This is because there is a significant discordance between basic and clinical science. The Hunsberger Alzheimer’s & Aging Laboratory aims to address this translational gap by using transgenic AD rodent models and large human datasets. More specifically we are interested in unraveling sex differences throughout aging and AD with an emphasis on mood disorders. I grew interested in sex differences upon realizing that most AD studies were performed using male rodents even though 2/3rds of AD patients are women. Additionally, 90% of patients with AD also suffer from anxiety or depression. Our long-term goal is to discover early-stage biomarkers and develop personalized therapeutics for men and women suffering from AD.
“The major difference between rats and people is that rats learn from experience.” ~ B.F. Skinner
Behavior is fundamental to the Hunsberger Lab. We use a variety of tests to measure avoidance or anxiety behavior, depression, and memory.
Tests: Open Field, Elevated plus maze, light dark box, novelty suppressed feeding, marble burying assay, Barnes maze, novel object task, contextual fear conditioning, Piezo sleep chambers
The Piezo sleep system allows us to monitor sleep and wakefulness in mice without invasive procedures.
To determine the impact of the estrus cycle on aging and AD, we use an impedance tracker and vaginal cytology to track rodent menstrual cycles.
Using the inscopix nVoke miniscopes we can manipulate and visualize cells firing in real time during a behavior or experience. This allows for a dynamic view of the brain which complements our snapshot immunohistochemistry technique.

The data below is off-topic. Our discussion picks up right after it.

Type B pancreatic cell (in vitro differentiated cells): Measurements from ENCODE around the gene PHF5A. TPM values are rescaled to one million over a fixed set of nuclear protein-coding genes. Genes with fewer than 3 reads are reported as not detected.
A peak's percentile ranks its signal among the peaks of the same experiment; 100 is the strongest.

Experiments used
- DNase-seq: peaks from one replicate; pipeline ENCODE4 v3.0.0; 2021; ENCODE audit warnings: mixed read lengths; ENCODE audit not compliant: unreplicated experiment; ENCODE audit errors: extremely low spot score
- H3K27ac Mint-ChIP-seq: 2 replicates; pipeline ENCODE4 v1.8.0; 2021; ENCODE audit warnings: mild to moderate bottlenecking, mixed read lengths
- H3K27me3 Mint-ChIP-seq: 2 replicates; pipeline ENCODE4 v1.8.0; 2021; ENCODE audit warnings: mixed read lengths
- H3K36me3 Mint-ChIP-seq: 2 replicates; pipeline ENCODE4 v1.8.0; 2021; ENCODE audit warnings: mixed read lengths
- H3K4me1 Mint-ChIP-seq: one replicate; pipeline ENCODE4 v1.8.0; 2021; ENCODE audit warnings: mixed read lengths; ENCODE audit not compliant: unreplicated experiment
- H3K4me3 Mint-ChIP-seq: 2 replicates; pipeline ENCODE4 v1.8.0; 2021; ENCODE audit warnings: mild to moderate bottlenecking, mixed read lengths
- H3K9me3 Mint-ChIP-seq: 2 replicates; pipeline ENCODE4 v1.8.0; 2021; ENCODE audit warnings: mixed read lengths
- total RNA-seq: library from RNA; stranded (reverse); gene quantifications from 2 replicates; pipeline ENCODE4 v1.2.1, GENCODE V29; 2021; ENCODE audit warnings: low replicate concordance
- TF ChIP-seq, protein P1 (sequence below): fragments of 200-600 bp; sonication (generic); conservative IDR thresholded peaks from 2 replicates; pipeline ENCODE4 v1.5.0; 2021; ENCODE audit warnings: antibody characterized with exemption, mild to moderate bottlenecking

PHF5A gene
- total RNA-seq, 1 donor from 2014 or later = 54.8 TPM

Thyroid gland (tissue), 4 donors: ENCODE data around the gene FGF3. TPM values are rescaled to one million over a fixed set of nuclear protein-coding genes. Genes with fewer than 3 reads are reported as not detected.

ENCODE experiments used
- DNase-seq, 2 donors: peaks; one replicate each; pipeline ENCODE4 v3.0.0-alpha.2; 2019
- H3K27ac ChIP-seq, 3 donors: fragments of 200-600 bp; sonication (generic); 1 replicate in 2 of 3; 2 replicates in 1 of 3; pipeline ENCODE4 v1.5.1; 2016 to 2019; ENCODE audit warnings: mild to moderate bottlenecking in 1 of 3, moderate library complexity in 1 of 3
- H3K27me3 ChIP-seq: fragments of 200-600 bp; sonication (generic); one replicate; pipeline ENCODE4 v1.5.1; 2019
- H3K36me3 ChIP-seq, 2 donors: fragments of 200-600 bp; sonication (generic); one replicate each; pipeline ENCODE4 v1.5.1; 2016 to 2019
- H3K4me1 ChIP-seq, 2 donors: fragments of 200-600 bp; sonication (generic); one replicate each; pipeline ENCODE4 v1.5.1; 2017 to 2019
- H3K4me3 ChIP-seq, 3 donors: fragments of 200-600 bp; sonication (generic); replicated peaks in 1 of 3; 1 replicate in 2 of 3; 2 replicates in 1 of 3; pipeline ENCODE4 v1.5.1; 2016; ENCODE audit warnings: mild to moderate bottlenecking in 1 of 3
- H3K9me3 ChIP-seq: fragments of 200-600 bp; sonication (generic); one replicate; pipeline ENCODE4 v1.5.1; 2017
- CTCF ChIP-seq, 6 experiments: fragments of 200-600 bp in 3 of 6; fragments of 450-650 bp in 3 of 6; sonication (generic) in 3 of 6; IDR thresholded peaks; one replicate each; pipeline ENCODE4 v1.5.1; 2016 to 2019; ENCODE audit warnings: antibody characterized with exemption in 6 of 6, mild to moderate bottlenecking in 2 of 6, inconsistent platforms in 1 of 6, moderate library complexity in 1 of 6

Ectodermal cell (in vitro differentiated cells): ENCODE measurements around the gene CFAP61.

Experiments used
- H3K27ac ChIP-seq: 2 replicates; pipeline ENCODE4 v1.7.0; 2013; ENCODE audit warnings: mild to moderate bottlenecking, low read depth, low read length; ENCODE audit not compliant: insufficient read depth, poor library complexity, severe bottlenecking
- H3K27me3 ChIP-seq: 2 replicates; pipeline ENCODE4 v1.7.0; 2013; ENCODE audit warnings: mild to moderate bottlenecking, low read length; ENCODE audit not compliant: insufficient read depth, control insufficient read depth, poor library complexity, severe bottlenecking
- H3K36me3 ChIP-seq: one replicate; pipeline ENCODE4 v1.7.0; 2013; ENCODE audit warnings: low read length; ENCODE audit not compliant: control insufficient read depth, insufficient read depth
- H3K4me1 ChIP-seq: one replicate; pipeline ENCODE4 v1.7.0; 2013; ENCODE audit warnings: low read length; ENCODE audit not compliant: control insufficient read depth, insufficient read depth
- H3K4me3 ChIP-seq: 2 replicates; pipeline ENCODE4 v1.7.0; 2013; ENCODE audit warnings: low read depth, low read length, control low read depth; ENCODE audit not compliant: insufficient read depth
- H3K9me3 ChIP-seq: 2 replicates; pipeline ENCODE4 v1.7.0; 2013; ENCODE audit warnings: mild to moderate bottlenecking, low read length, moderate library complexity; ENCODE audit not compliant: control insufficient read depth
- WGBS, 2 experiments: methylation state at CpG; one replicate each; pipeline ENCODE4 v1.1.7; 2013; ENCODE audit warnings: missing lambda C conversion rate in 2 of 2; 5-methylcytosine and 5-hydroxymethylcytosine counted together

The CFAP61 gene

A snapshot of the brain during an experience. Immunohistochemistry allows us to use antibodies with fluorescent markers to tag cells of interest throughout the brain.
The Echo scope is a novel automated fluorescent microscope that can perform live cell imaging, multi-channel imaging, stitching, z-stacking, auto-focus, and hyperscan. Your eyepiece is a Microsoft surface computer with touch screen capability.
The ArcCreER T2 mice are used to permanently tag activated neurons after an experience (Denny et al., 2014; Root et al., 2014). To achieve both temporal control and flexibility in transgene expression, a CreER T2 system was placed under the control of the Arc gene promoter. in vitro studies have established a requirement for Arc in long-term memory of hippocampus-dependent tasks. This line is unique in that, unlike previous semi-permanent tools, it allows for the permanent tagging of previously active neural ensembles. The ArcCreER T2 mice are bred to an enhanced yellow fluorescent protein (EYFP) line, allowing for indelible EYFP labeling of Arc + cells after administration of 4-hydroxytamoxifen (4-OHT). Therefore, cells that express Arc + after an experience will be tagged in green, thus allowing for a comparison between cells that are activated during one experience with those that are activated during a second experience. By crossing the ArcCreER T2 x EYFP mice with the APP/PS1 AD line, we can measure changes in neural circuitry between males and females, across ages, and throughout AD progression.